"I'm deeply fascinated by the IBM/Citizen one. It's a touchscreen device meant to interface with (among other things) your phone, has fingerprint unlocking, and you can twist the crown to navigate the GUI. I wonder if Apple licensed any patents from them.

Apple never license any patents without being forced to do so through a court case.

And even then. As far as I know, they are still trampling all over Samsung's patents.

Reply Score: 2

Fix Wrist flip & battery life
by Bill Shooter of Bul on Thu 8th Jan 2015 21:56 UTC
Bill Shooter of Bul
Member since:

Those are the two worst parts of it. I can see battery life being acceptable, if recharging it were easier. I don't wear watches, but when I did, I took them off at night. If my nightstand had a large wireless QI charger, just setting it on it would be acceptable, if it lasted just over one day.

But the acceleratorometer has to be fixed to allow more normal activation. Its pretty absurd right now.

Reply Score: 4

Wrong smartwatch?
by signals on Thu 8th Jan 2015 22:11 UTC
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I think you may have gotten the wrong smartwatch. I bought a G Watch R when I got my Nexus 6 so that I wouldn't have to pull the whale out of my pocket all the time, and I am completely happy with it. I think the worst part of it is the stupid name.

The build quality, performance, and battery issues you complain of are non-existent on this watch. There is no stuttering or lag, and it doesn't pull the hairs out of my arm. ;-)

I leave the ambient display on all the time and usually have about 60% battery left at the end of the day. I guess I'm OK with charging my watch daily. My other watches all have a spring and need to be wound daily or need to be worn daily (automatics) in order to keep running, and having to take the GWaR off at night and put it on the charger is not an annoyance to me at all.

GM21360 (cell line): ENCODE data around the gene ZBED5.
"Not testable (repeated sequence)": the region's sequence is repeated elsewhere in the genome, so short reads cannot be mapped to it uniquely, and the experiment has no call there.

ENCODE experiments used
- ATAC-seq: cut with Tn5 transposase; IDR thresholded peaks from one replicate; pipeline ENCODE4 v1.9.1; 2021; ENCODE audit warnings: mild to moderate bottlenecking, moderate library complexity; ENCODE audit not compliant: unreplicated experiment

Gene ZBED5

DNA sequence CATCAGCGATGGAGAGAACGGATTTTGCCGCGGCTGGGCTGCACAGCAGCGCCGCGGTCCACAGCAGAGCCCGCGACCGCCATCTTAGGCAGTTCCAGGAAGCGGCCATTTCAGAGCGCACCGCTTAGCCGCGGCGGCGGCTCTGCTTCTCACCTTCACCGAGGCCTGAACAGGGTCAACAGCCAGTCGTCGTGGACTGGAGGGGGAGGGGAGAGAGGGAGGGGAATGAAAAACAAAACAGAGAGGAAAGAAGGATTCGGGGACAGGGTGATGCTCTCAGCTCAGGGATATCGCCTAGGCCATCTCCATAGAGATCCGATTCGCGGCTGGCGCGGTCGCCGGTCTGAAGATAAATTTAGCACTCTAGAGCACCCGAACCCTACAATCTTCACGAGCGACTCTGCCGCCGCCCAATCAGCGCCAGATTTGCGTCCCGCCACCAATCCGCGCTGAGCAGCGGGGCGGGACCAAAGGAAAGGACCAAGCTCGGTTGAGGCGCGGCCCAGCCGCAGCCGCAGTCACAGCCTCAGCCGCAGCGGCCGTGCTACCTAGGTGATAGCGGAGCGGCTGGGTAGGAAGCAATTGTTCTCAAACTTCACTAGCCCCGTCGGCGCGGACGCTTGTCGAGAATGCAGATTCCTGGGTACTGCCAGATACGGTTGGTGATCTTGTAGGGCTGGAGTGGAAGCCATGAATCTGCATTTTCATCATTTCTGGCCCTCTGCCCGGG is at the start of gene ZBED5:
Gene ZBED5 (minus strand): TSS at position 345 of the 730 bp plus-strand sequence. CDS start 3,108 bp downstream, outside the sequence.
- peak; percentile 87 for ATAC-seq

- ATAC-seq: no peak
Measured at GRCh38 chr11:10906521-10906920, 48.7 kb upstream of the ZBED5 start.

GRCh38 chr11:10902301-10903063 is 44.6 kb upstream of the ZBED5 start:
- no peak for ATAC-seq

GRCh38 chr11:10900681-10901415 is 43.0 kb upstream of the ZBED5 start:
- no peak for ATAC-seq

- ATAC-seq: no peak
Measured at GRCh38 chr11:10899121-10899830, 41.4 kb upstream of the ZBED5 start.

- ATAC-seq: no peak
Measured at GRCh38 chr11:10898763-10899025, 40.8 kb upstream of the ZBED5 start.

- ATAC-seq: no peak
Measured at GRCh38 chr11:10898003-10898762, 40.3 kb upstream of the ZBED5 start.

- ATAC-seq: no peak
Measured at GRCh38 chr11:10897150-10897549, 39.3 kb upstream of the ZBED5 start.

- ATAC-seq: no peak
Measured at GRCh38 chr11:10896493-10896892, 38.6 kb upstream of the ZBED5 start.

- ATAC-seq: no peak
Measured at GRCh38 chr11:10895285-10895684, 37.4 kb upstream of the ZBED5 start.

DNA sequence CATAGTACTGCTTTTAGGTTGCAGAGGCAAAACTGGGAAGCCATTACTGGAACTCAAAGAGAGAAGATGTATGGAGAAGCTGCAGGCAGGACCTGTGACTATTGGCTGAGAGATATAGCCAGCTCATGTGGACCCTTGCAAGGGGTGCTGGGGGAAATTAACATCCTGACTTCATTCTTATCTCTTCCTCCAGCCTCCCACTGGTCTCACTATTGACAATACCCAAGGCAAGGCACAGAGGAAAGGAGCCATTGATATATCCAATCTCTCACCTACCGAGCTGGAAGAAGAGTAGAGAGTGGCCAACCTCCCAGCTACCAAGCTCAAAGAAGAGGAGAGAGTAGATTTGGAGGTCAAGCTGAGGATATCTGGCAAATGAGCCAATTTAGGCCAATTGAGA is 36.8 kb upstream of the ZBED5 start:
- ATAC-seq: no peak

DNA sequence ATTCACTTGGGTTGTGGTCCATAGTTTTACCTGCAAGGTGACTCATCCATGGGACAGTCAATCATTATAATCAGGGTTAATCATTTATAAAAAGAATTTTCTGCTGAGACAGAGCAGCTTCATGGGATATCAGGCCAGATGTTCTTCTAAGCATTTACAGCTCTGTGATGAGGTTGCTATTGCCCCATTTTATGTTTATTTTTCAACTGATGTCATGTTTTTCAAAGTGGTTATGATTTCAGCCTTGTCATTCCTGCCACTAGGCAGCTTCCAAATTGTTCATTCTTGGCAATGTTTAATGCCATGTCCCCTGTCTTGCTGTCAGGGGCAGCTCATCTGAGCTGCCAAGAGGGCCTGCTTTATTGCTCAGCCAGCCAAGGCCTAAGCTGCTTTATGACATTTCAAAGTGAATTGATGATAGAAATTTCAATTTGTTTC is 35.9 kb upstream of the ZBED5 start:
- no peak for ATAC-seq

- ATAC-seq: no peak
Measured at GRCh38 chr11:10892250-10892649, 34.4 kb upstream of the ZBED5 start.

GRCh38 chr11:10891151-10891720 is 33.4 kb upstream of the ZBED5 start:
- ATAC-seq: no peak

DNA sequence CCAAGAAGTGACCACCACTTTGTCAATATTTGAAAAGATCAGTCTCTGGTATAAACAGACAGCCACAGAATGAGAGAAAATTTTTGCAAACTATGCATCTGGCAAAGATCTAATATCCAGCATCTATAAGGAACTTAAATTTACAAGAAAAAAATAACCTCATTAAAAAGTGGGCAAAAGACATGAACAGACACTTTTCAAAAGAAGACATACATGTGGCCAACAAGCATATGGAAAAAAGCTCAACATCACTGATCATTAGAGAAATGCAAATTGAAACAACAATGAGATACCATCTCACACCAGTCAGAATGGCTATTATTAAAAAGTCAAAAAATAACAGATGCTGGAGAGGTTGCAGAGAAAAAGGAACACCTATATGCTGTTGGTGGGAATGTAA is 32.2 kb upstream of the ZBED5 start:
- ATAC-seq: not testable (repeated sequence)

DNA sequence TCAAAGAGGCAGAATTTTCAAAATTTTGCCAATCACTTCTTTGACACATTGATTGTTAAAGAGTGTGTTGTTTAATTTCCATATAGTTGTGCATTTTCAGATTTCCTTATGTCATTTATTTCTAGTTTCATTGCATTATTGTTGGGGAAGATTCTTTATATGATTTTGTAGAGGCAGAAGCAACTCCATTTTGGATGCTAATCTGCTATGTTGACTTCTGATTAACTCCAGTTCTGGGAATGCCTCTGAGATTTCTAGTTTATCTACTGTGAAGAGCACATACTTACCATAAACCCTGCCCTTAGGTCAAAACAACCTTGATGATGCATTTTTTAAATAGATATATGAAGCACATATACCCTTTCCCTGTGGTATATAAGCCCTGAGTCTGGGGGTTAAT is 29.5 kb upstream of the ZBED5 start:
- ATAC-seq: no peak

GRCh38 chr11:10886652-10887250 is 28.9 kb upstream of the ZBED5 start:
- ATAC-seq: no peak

I think the watch looks 100x better in person than in photos, too. Have you actually handled one before you decided to call it a toy? (This may actually be personal preference. I think the 360 looks garish. I think it's the lack of lugs where the band attaches.)

But, I guess I didn't expect a lot from a smartwatch. I want a watch that tells the time and is always correct, but still has an analog face. It changes the time when I change time zones, and also knows about daylight savings time. $300 for the GWaR was a lot cheaper than a Seiko Astron which is the only non-smartwatch way I know to get that functionality. I also want a way to see what my phone is beeping about without having to dig it out of my pocket. That's about it, and that's what Android Wear gives me.

I guess I had low expectations... But, Android Wear has exceeded them.

Edited 2015-01-08 22:14 UTC

Reply Score: 5

I completely agree
by aditseng on Fri 9th Jan 2015 07:43 UTC
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I never take off my watch except to wear another. I have a formal watch and a couple of Casio's. And for me a watch should quickly and easily tell me the time. Anything else is a plus, but that's a basic. Of course, I'm loathe to buy another device that I need to charge every few hours. I'm curious about the Casio bluetooth watch. I haven't got one yet, but that's closer to what I'd like rather than a regular "smartwatch". But unfortunately it only comes in the G-Shock style which is too 80s for me.

Reply Score: 2

A Watch with notifications
by jamaca22 on Fri 9th Jan 2015 10:59 UTC